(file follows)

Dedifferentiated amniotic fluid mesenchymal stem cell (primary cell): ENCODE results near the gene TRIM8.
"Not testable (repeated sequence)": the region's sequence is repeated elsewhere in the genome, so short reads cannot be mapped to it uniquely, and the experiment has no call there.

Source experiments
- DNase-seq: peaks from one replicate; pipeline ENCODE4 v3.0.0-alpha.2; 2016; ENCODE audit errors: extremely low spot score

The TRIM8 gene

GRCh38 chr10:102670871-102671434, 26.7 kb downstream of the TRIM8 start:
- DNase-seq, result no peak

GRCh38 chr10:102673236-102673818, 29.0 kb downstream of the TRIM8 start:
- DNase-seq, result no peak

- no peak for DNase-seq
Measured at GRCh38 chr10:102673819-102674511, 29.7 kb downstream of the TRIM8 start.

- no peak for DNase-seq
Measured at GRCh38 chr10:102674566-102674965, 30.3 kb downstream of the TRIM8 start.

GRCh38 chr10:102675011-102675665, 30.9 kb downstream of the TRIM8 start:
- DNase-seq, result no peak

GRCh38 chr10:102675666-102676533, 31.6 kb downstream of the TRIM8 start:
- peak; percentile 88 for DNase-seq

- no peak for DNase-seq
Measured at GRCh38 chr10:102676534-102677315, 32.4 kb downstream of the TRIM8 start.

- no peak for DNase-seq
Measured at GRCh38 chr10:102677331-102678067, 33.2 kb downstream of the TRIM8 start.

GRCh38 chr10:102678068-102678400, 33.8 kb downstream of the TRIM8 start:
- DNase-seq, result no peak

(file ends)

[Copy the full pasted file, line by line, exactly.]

Dedifferentiated amniotic fluid mesenchymal stem cell (primary cell): ENCODE results near the gene TRIM8.
"Not testable (repeated sequence)": the region's sequence is repeated elsewhere in the genome, so short reads cannot be mapped to it uniquely, and the experiment has no call there.

Source experiments
- DNase-seq: peaks from one replicate; pipeline ENCODE4 v3.0.0-alpha.2; 2016; ENCODE audit errors: extremely low spot score

The TRIM8 gene

GRCh38 chr10:102670871-102671434, 26.7 kb downstream of the TRIM8 start:
- DNase-seq, result no peak

GRCh38 chr10:102673236-102673818, 29.0 kb downstream of the TRIM8 start:
- DNase-seq, result no peak

- no peak for DNase-seq
Measured at GRCh38 chr10:102673819-102674511, 29.7 kb downstream of the TRIM8 start.

- no peak for DNase-seq
Measured at GRCh38 chr10:102674566-102674965, 30.3 kb downstream of the TRIM8 start.

GRCh38 chr10:102675011-102675665, 30.9 kb downstream of the TRIM8 start:
- DNase-seq, result no peak

GRCh38 chr10:102675666-102676533, 31.6 kb downstream of the TRIM8 start:
- peak; percentile 88 for DNase-seq

- no peak for DNase-seq
Measured at GRCh38 chr10:102676534-102677315, 32.4 kb downstream of the TRIM8 start.

- no peak for DNase-seq
Measured at GRCh38 chr10:102677331-102678067, 33.2 kb downstream of the TRIM8 start.

GRCh38 chr10:102678068-102678400, 33.8 kb downstream of the TRIM8 start:
- DNase-seq, result no peak